Cody Kommers

A Friendly Interest

What You're Missing Out on When You Eat at Your Desk

Food isn't just about nutrition. It also serves an important social function.

Posted Feb 24, 2020

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It is a common point of lament from my father that no one goes out for lunch anymore. He’s a man who came up in a different era, and in that era, business was done over meals. There were no food delivery services that would bring your meal to your office, nor were there convincing meal replacement drinks that could consolidate your nutritional intake into a couple of swigs. Your only option was to go out to a restaurant. That was also everyone else’s only option, and so they might as well come too. But as millennials have stirred up our habits around lunchtime, we’ve lost sight of the point of a midday meal: it isn’t just about efficiency.

In the minds of many of America's most productive workers, food is simply about nutrition. And nutrition is a numbers game—how efficiently can you get the nutrients you need to keep your body performing in the way you want? In the optimal scheme, our nutritional intake would resemble a car’s. We’d periodically make a quick pitstop to refill the tank, something that would be over in a matter of moments. There would be no friction between what it takes to keep us going and actually getting stuff done. 

But a recent paper by Oxford evolutionary psychologist Robin Dunbar explores a broader context of what meals are for. Dunbar argues that meals are not just about addressing your nutritional needs, but also important forms of social interaction. In a survey of over 2,000 adults in the UK, Dunbar looked both at how often people ate communally and at several different measures of well-being. He found that eating meals with others was correlated with feeling better about oneself, a higher level of overall life satisfaction, and having a larger social support network. And while these trends held for lunch dates, they were even stronger for evening meals. You may also be pleased to note that having a few glasses of wine over dinner made these trends even stronger.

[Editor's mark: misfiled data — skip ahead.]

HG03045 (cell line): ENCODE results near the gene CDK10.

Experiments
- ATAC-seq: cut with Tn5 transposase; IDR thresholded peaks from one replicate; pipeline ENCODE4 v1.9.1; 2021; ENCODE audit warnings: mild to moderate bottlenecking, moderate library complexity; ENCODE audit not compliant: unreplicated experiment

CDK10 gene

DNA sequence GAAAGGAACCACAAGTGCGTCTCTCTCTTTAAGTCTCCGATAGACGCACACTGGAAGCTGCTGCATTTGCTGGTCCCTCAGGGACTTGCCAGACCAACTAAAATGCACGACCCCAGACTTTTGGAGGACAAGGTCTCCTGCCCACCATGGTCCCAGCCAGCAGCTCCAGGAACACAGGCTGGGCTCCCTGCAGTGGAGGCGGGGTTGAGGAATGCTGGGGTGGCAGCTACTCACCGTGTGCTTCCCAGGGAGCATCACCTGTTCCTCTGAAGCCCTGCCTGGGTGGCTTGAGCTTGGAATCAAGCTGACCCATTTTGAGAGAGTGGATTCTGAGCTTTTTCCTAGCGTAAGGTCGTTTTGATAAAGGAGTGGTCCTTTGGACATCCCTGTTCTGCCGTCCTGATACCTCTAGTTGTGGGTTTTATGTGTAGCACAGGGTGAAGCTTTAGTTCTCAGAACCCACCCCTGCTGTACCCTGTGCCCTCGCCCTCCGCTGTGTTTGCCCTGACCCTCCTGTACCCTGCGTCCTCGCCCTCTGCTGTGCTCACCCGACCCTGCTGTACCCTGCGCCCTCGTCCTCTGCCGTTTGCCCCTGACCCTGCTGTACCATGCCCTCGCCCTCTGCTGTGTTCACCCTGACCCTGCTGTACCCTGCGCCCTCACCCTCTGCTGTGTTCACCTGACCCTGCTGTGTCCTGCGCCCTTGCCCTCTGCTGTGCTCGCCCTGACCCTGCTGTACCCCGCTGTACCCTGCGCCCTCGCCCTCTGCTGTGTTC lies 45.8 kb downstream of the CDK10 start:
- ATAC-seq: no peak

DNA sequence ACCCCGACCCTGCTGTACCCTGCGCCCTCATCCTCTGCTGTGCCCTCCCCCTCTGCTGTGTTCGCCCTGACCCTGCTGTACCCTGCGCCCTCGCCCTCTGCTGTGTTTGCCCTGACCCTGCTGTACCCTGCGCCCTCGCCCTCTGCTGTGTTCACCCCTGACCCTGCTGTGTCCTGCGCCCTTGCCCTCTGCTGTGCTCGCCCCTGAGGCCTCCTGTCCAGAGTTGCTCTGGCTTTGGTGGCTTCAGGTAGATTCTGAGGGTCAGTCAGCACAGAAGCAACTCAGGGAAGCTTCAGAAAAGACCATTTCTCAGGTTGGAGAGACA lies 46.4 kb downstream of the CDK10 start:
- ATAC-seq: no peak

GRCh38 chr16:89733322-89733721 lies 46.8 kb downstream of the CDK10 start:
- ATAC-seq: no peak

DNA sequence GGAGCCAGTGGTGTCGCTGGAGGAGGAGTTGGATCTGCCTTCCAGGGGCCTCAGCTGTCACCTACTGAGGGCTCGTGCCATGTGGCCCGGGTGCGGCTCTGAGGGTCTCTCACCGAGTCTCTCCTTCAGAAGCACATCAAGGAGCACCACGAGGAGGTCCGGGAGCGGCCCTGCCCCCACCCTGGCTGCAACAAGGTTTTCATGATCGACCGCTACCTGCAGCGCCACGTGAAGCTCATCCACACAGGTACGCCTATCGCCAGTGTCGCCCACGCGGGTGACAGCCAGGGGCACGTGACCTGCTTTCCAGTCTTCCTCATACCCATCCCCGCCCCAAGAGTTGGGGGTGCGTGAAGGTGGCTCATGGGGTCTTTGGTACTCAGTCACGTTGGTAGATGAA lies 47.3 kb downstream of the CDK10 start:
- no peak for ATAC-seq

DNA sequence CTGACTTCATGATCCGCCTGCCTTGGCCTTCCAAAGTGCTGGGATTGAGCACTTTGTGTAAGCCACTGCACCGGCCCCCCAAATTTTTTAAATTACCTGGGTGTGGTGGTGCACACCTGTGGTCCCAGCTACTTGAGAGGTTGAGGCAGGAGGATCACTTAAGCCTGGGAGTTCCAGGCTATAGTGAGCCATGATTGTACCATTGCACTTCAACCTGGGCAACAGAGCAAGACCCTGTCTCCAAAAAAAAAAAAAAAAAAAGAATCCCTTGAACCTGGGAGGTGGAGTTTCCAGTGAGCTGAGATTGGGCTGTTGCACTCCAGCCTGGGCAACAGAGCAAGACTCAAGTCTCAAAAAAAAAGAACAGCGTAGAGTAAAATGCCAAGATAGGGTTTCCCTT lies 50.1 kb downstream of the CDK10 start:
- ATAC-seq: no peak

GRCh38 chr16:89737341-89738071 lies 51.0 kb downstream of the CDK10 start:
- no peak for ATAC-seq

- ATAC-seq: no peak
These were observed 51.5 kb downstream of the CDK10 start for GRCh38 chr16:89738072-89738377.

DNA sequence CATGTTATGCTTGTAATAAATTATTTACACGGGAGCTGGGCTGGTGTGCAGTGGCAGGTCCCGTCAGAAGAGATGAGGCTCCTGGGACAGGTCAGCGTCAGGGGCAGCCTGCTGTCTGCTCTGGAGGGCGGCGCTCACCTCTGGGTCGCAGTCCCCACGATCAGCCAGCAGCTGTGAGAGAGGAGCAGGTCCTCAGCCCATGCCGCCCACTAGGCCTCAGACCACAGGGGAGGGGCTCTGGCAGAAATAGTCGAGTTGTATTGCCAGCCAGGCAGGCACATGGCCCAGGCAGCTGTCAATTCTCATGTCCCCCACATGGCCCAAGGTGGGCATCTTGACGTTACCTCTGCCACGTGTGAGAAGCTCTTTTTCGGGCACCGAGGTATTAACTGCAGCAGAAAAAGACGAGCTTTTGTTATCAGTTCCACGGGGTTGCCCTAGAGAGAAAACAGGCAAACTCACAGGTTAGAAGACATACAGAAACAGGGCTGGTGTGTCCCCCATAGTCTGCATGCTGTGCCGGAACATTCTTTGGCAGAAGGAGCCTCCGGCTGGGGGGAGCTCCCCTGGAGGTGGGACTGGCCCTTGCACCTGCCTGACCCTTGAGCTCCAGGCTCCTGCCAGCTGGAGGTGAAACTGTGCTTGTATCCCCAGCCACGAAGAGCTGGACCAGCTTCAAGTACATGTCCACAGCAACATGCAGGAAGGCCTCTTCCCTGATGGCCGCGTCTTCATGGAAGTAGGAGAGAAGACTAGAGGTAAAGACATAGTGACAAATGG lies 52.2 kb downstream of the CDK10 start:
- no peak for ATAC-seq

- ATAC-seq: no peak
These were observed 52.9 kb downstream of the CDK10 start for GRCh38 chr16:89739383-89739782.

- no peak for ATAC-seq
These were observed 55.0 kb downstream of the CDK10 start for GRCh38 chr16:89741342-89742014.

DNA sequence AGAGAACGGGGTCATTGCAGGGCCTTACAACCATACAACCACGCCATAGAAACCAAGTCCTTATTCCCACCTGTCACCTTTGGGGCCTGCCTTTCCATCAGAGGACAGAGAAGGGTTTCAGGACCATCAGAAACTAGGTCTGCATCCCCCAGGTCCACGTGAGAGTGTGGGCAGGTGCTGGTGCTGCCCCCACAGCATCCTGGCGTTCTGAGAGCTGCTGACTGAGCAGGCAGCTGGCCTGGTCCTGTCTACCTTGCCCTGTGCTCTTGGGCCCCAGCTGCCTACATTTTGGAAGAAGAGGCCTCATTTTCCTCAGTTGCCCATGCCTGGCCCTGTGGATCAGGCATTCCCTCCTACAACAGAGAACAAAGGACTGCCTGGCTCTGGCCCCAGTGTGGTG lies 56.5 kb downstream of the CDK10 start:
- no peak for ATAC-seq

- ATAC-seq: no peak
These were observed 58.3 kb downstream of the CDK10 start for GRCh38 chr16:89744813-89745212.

While these results are correlational, Dunbar conducted a further causal analysis of his data. He found support for the claim that it was indeed the case that having consistent meals with other humans was the source of happiness, rather than happier humans simply seeking out the presence of others.

It is worth considering this idea in the broader scope of human existence outside of purely economic activity. The greatest platform for human connection has always been the meal hall, the watering hole, the pub, the coffee shop, and the dinner table. If you’ve ever wondered why it’s so difficult to come up with activities to do with your adult friends outside of consuming food and beverage (and escape rooms), it’s because that’s what humans do. When we want to connect with others, we eat and we drink with them. We always have, and we always will.

And this isn’t just about the logistics getting people together (everyone must eat, after all), but also about one of our most significant sources of identity: Our memories. A recent study by a group of psychologists at UCLA looked at the strength of memories while people were eating versus while they were doing other activities. In the key experiment, the researchers had subjects watch a video while either eating M&Ms or simply moving the M&Ms around on their desks. When the subjects were later asked to recall what happened in the movie, their memory was consistently stronger when they were actively engaged in eating. In large part, communal meals are the souvenirs of a life lived in the presence of others. 

Perhaps there is something to my father’s plaint beyond the standard charges against the kids these days. As for myself, my personal heuristic is to shoot for at least one meal in the presence of other human beings per day. And that means properly sitting down with them, breaking bread, and asking them about what they’ve been up to. It is often too much to ask for more than once a day, and even that single meal often feels like a time-suck. But in my experience, it’s an important ingredient in mental health. The available evidence also bears this out, and so it is worth taking stock to find a legitimate balance between the optimal intake of nutrients and the soul-enriching communion of eating in the presence of others.

References

Dunbar, R. I. M. (2017). Breaking bread. Adaptive Human Behaviour and Physiology, 3(3).

Seitz, B. M., Blaisdell, A., & Tomiyama, A. J. (2019). Calories Count: Meal Memories are Evolutionarily Special. https://doi.org/10.31234/osf.io/d54cp